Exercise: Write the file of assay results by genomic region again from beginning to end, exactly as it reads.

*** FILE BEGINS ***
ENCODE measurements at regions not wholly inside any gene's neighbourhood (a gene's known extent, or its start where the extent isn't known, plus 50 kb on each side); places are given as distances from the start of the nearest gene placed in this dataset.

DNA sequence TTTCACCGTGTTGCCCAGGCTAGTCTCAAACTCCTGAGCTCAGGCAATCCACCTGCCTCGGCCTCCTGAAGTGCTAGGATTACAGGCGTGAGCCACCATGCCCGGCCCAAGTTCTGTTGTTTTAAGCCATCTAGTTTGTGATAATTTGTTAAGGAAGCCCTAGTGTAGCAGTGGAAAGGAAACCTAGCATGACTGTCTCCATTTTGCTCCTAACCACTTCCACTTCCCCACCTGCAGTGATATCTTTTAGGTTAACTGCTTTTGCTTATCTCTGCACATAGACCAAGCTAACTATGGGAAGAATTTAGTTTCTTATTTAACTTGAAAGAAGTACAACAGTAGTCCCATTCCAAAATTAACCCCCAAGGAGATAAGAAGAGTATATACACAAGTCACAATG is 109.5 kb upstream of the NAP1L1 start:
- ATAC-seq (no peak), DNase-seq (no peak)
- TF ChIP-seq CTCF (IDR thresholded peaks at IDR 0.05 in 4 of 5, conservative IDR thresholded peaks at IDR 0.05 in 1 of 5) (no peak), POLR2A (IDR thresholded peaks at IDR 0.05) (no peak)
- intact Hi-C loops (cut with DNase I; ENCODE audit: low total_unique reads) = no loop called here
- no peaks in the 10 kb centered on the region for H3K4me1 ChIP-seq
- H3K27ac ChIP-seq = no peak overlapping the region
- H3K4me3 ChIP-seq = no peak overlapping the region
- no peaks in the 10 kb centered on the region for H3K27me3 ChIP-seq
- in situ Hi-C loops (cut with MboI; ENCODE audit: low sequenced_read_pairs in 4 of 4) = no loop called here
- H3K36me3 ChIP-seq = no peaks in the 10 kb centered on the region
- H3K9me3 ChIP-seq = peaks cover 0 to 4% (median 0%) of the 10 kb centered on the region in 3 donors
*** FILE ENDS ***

ENCODE measurements at regions not wholly inside any gene's neighbourhood (a gene's known extent, or its start where the extent isn't known, plus 50 kb on each side); places are given as distances from the start of the nearest gene placed in this dataset.

DNA sequence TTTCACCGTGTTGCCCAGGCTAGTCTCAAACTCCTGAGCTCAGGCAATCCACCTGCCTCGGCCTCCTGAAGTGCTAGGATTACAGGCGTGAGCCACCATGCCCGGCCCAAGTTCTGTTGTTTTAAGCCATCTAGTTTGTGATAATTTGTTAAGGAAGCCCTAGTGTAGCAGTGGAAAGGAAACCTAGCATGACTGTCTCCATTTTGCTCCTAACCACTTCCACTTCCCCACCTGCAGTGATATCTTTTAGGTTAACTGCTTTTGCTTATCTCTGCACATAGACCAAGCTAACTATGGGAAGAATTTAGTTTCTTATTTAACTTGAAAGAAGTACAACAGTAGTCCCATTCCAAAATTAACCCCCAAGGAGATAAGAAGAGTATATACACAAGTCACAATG is 109.5 kb upstream of the NAP1L1 start:
- ATAC-seq (no peak), DNase-seq (no peak)
- TF ChIP-seq CTCF (IDR thresholded peaks at IDR 0.05 in 4 of 5, conservative IDR thresholded peaks at IDR 0.05 in 1 of 5) (no peak), POLR2A (IDR thresholded peaks at IDR 0.05) (no peak)
- intact Hi-C loops (cut with DNase I; ENCODE audit: low total_unique reads) = no loop called here
- no peaks in the 10 kb centered on the region for H3K4me1 ChIP-seq
- H3K27ac ChIP-seq = no peak overlapping the region
- H3K4me3 ChIP-seq = no peak overlapping the region
- no peaks in the 10 kb centered on the region for H3K27me3 ChIP-seq
- in situ Hi-C loops (cut with MboI; ENCODE audit: low sequenced_read_pairs in 4 of 4) = no loop called here
- H3K36me3 ChIP-seq = no peaks in the 10 kb centered on the region
- H3K9me3 ChIP-seq = peaks cover 0 to 4% (median 0%) of the 10 kb centered on the region in 3 donors